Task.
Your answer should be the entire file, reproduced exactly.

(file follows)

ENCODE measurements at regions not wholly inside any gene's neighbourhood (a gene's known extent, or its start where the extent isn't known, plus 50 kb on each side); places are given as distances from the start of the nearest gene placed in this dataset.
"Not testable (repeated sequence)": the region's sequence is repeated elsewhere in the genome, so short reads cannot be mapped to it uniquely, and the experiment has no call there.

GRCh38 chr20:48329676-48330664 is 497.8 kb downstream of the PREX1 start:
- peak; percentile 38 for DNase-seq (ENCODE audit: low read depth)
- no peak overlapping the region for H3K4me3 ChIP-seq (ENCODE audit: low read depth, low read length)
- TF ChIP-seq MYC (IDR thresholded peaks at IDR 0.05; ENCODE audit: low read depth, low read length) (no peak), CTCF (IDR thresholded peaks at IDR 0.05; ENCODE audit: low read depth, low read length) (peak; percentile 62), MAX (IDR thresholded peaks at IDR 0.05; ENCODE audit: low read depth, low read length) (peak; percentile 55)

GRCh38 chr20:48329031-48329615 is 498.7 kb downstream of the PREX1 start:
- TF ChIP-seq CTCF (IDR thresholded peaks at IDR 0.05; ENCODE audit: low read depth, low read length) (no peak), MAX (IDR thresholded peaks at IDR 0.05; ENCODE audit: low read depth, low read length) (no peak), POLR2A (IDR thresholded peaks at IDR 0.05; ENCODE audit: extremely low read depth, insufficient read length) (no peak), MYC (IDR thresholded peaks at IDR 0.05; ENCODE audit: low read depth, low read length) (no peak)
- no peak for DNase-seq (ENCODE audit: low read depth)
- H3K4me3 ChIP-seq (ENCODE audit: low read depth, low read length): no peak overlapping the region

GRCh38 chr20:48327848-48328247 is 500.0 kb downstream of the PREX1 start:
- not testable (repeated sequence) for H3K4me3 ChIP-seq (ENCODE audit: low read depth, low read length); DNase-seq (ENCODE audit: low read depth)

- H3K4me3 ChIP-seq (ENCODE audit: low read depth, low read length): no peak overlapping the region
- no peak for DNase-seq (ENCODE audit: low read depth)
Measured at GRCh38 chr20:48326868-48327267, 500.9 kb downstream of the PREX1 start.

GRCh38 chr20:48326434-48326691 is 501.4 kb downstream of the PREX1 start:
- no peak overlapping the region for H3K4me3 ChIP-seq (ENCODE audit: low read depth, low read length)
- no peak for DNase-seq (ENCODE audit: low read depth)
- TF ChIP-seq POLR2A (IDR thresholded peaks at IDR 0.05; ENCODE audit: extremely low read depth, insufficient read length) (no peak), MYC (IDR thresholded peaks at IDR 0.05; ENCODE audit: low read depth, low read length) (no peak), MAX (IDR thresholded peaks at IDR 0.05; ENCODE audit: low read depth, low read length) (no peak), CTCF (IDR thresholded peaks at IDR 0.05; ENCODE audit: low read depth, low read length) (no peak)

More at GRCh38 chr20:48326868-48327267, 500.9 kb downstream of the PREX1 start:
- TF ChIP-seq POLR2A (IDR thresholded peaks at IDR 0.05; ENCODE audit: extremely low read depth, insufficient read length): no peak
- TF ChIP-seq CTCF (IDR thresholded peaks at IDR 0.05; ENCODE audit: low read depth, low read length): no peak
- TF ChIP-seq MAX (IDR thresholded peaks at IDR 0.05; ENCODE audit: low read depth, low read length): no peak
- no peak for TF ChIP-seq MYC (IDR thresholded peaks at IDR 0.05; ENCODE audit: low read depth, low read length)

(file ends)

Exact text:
ENCODE measurements at regions not wholly inside any gene's neighbourhood (a gene's known extent, or its start where the extent isn't known, plus 50 kb on each side); places are given as distances from the start of the nearest gene placed in this dataset.
"Not testable (repeated sequence)": the region's sequence is repeated elsewhere in the genome, so short reads cannot be mapped to it uniquely, and the experiment has no call there.

GRCh38 chr20:48329676-48330664 is 497.8 kb downstream of the PREX1 start:
- peak; percentile 38 for DNase-seq (ENCODE audit: low read depth)
- no peak overlapping the region for H3K4me3 ChIP-seq (ENCODE audit: low read depth, low read length)
- TF ChIP-seq MYC (IDR thresholded peaks at IDR 0.05; ENCODE audit: low read depth, low read length) (no peak), CTCF (IDR thresholded peaks at IDR 0.05; ENCODE audit: low read depth, low read length) (peak; percentile 62), MAX (IDR thresholded peaks at IDR 0.05; ENCODE audit: low read depth, low read length) (peak; percentile 55)

GRCh38 chr20:48329031-48329615 is 498.7 kb downstream of the PREX1 start:
- TF ChIP-seq CTCF (IDR thresholded peaks at IDR 0.05; ENCODE audit: low read depth, low read length) (no peak), MAX (IDR thresholded peaks at IDR 0.05; ENCODE audit: low read depth, low read length) (no peak), POLR2A (IDR thresholded peaks at IDR 0.05; ENCODE audit: extremely low read depth, insufficient read length) (no peak), MYC (IDR thresholded peaks at IDR 0.05; ENCODE audit: low read depth, low read length) (no peak)
- no peak for DNase-seq (ENCODE audit: low read depth)
- H3K4me3 ChIP-seq (ENCODE audit: low read depth, low read length): no peak overlapping the region

GRCh38 chr20:48327848-48328247 is 500.0 kb downstream of the PREX1 start:
- not testable (repeated sequence) for H3K4me3 ChIP-seq (ENCODE audit: low read depth, low read length); DNase-seq (ENCODE audit: low read depth)

- H3K4me3 ChIP-seq (ENCODE audit: low read depth, low read length): no peak overlapping the region
- no peak for DNase-seq (ENCODE audit: low read depth)
Measured at GRCh38 chr20:48326868-48327267, 500.9 kb downstream of the PREX1 start.

GRCh38 chr20:48326434-48326691 is 501.4 kb downstream of the PREX1 start:
- no peak overlapping the region for H3K4me3 ChIP-seq (ENCODE audit: low read depth, low read length)
- no peak for DNase-seq (ENCODE audit: low read depth)
- TF ChIP-seq POLR2A (IDR thresholded peaks at IDR 0.05; ENCODE audit: extremely low read depth, insufficient read length) (no peak), MYC (IDR thresholded peaks at IDR 0.05; ENCODE audit: low read depth, low read length) (no peak), MAX (IDR thresholded peaks at IDR 0.05; ENCODE audit: low read depth, low read length) (no peak), CTCF (IDR thresholded peaks at IDR 0.05; ENCODE audit: low read depth, low read length) (no peak)

More at GRCh38 chr20:48326868-48327267, 500.9 kb downstream of the PREX1 start:
- TF ChIP-seq POLR2A (IDR thresholded peaks at IDR 0.05; ENCODE audit: extremely low read depth, insufficient read length): no peak
- TF ChIP-seq CTCF (IDR thresholded peaks at IDR 0.05; ENCODE audit: low read depth, low read length): no peak
- TF ChIP-seq MAX (IDR thresholded peaks at IDR 0.05; ENCODE audit: low read depth, low read length): no peak
- no peak for TF ChIP-seq MYC (IDR thresholded peaks at IDR 0.05; ENCODE audit: low read depth, low read length)